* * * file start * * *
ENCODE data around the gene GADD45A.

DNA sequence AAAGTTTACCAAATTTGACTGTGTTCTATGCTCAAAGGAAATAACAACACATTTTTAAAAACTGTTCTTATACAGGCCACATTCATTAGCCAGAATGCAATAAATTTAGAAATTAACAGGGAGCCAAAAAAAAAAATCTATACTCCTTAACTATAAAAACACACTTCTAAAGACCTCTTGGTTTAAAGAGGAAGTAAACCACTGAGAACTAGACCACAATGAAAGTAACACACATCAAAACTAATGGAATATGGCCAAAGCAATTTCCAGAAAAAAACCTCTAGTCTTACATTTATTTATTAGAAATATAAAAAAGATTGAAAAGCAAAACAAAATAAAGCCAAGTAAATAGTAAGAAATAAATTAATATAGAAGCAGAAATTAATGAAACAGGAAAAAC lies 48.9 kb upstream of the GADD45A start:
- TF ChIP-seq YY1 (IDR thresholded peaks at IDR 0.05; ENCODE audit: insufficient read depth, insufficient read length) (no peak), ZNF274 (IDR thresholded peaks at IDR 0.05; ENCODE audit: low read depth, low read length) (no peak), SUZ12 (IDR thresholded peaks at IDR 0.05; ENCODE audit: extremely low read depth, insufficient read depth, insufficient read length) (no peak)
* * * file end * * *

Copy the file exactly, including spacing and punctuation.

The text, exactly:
ENCODE data around the gene GADD45A.

DNA sequence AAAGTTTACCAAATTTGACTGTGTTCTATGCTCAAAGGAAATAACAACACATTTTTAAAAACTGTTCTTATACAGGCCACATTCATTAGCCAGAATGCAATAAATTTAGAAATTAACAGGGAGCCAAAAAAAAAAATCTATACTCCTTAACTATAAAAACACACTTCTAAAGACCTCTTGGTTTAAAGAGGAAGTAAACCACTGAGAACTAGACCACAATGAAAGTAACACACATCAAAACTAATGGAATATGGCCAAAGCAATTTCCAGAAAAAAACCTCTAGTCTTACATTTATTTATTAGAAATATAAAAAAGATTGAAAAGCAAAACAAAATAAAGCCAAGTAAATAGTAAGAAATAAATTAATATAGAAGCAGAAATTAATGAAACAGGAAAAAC lies 48.9 kb upstream of the GADD45A start:
- TF ChIP-seq YY1 (IDR thresholded peaks at IDR 0.05; ENCODE audit: insufficient read depth, insufficient read length) (no peak), ZNF274 (IDR thresholded peaks at IDR 0.05; ENCODE audit: low read depth, low read length) (no peak), SUZ12 (IDR thresholded peaks at IDR 0.05; ENCODE audit: extremely low read depth, insufficient read depth, insufficient read length) (no peak)